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Ceiling Mount?


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4 replies to this topic

#1 bikegod

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Posted 23 March 2012 - 13:37

I've been planning a long time to convert some unused space in my little house to a studio. I had planned on moving into a new building my family owns that had high ceilings and lots of space. Unfortunately that huge space got filled and it doesn't look like it will be emptied in the near future and I've got more and more clients lining up (but not enough to justify renting a retail space). I could rent, on an as needed basis, a studio of another photographer, but his place is too far away and availability is limited. His stuff comes first, not to mention hauling my gear.

When we found our home it had a completely unfinished basement. The ceiling (open joists) is only 1/2" below standard height, and with the exception of a few drain lines hanging down in one corner, ready to be converted. I have already carved out a 13'x13' space that was my home office (soon to be converted to the kids playroom) and a 10'x13' craftroom/office for my wife. Our laundry is downstairs as well as the HVAC, water heater and our junk. The space I have claimed for my studio is 16'x25'

I have been debating on how I want to cast light downward (when required/desired). I have seen some boom stand systems but since my square footage is a bit small, I would like to consider a ceiling mount. Since I haven't yet put my drywall up, I can easily add a power outlet as well as reinforcements as required. The only ceiling mount I have seen so far doesn't allow for any movement, and will not allow me to point my alien bee (or any other monolight) to point strait down. I'm willing to do a whole system (minus head) if I could be able to move the light around even a bit. I would love to find a swing arm system, but just haven't stumbled on one yet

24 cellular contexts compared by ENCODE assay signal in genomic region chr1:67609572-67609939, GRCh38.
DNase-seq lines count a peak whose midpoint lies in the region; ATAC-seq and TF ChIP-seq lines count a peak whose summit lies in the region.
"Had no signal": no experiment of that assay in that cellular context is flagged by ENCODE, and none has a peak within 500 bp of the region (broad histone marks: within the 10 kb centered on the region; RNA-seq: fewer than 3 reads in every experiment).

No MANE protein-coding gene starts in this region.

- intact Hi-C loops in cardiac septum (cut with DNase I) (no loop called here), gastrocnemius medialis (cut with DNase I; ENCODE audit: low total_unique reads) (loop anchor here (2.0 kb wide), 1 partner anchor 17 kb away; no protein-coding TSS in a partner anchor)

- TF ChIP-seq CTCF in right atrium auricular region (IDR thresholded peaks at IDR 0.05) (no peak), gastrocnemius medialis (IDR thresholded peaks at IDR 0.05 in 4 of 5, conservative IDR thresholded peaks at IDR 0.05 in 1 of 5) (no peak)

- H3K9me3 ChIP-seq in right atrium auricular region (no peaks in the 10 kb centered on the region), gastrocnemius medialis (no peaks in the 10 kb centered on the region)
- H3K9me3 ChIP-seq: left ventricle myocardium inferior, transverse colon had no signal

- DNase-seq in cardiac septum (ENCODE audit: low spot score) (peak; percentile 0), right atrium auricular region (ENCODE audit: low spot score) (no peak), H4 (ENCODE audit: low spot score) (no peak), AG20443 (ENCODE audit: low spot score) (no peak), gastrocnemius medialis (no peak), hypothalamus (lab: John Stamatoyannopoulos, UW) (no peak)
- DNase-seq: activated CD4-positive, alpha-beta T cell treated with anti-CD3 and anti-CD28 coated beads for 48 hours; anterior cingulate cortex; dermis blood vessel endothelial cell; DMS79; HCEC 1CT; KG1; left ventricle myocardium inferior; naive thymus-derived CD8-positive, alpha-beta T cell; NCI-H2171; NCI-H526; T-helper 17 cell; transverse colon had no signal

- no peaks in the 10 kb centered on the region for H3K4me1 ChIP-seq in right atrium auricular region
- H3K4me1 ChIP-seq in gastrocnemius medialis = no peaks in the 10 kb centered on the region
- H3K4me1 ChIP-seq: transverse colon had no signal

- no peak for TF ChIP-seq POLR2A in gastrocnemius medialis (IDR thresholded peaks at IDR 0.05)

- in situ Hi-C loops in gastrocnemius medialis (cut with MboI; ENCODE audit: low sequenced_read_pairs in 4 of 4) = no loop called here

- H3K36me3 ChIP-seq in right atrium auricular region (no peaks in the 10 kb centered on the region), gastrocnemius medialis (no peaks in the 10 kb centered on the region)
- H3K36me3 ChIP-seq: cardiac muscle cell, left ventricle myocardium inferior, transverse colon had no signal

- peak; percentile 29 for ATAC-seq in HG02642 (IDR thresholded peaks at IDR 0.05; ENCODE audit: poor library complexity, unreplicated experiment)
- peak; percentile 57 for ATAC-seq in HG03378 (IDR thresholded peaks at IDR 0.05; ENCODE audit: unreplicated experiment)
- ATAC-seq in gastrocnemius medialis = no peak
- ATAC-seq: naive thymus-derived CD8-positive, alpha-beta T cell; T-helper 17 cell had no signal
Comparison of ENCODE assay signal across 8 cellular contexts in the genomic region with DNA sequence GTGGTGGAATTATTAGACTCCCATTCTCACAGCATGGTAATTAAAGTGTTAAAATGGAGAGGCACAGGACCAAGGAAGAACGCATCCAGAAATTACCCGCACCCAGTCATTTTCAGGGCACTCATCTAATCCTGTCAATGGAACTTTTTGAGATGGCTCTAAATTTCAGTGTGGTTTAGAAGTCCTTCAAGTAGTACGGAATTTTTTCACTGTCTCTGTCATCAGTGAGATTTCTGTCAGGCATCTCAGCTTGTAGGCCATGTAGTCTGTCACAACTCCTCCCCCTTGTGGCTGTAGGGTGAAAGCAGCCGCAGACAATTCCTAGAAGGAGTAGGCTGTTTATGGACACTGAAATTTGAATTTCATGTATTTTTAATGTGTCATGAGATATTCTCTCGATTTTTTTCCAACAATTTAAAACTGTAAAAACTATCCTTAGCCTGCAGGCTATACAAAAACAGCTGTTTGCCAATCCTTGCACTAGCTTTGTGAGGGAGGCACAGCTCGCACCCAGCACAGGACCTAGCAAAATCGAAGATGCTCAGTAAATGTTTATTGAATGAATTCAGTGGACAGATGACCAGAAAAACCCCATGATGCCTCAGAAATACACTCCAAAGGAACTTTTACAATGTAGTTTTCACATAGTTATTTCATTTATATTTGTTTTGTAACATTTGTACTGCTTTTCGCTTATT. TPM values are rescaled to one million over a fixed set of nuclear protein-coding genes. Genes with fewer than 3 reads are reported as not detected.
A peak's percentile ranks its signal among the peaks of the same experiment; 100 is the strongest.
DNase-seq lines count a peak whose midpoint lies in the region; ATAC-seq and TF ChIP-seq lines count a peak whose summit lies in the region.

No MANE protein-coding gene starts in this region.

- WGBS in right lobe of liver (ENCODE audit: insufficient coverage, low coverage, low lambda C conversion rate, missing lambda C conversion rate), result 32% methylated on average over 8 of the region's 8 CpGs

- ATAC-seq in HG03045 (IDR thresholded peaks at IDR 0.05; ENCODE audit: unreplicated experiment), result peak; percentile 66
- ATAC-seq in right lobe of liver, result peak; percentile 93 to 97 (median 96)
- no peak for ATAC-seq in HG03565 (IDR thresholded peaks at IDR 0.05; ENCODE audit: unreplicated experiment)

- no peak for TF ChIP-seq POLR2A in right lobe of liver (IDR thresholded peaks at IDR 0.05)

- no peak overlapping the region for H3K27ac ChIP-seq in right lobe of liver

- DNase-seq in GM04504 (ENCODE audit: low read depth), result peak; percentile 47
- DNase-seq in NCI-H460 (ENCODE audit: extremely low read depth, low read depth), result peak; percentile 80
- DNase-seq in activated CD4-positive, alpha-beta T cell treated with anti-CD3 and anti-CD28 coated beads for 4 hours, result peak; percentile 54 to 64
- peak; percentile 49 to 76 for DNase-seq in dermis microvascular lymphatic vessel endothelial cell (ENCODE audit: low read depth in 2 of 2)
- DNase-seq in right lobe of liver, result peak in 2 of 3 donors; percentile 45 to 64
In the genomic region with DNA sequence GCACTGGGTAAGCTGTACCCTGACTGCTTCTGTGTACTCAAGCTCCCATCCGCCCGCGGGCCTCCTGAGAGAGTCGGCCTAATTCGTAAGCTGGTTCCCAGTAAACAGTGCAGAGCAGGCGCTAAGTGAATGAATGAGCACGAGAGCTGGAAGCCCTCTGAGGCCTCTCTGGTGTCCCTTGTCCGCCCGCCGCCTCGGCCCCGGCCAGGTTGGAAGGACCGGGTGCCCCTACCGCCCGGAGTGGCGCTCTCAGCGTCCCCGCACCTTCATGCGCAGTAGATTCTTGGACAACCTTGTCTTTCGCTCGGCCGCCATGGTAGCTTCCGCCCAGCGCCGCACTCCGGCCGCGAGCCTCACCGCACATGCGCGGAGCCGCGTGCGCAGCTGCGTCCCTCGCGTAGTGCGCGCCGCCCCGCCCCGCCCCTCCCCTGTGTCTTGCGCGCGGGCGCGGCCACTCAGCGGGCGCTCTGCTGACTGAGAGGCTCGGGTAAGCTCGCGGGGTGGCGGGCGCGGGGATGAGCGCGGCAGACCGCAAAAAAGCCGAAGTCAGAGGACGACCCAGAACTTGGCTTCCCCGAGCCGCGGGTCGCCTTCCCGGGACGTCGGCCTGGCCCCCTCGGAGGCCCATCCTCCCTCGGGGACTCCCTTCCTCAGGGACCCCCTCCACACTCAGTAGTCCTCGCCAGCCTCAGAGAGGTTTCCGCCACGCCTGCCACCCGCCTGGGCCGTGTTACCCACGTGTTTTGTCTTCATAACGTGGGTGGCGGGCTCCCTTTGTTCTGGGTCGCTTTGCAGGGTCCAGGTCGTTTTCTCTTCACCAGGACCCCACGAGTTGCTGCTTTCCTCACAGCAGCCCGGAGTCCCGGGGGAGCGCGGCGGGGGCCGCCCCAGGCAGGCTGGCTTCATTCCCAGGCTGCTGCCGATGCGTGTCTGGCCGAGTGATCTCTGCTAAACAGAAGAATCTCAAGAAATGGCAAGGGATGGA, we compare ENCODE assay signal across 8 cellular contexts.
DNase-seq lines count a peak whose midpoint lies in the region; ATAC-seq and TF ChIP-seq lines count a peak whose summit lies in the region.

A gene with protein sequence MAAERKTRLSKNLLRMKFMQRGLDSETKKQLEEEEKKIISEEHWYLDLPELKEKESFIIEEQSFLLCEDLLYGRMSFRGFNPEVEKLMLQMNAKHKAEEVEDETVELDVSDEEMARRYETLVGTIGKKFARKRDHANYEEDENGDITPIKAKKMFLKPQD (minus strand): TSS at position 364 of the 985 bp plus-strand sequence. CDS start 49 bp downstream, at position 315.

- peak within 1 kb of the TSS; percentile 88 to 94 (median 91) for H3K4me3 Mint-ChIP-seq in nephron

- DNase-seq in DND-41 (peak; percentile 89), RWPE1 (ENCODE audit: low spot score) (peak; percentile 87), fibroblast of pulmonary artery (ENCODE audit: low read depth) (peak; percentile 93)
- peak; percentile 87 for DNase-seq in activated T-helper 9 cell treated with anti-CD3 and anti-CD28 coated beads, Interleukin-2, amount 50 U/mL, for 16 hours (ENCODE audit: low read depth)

If anyone has seen or used something similar, or has an idea on how I can accomplish this, please share. I'll muddle along for a bit till then as I have lived without one so far.

In case this makes a difference I have two manfrotto stands (expand up to 13') and a smaller bargain stand (only expands to about 2') that I only use for a backdrop light. Various umbrellas including a 64"Paul Buff PLM V.2 shoot thru with all the spill kills and diffusers that you can get with it.
Don't forget my homemade softbox.

Thanks for your time.

Ron
slave to the wind...but at least I can choose my chains

#2 RC51

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Posted 23 March 2012 - 13:42

Ron,
I use these..... http://www.manfrotto...nd-not-included

Cheers
Bez

#3 bikegod

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Posted 27 March 2012 - 13:50

Thanks for the link. I guess my search had the wrong keyword. Never thought to look up Boom. I do wonder whether or not I can mount it directly to the ceiling, since mounting to the nearest wall would leave the unit, even fully extended, off center. Otherwise it is perfect for my needs and the price is quite good. Maybe getting two would be a good idea, though I don't think I would ever need both at the same time, but who knows.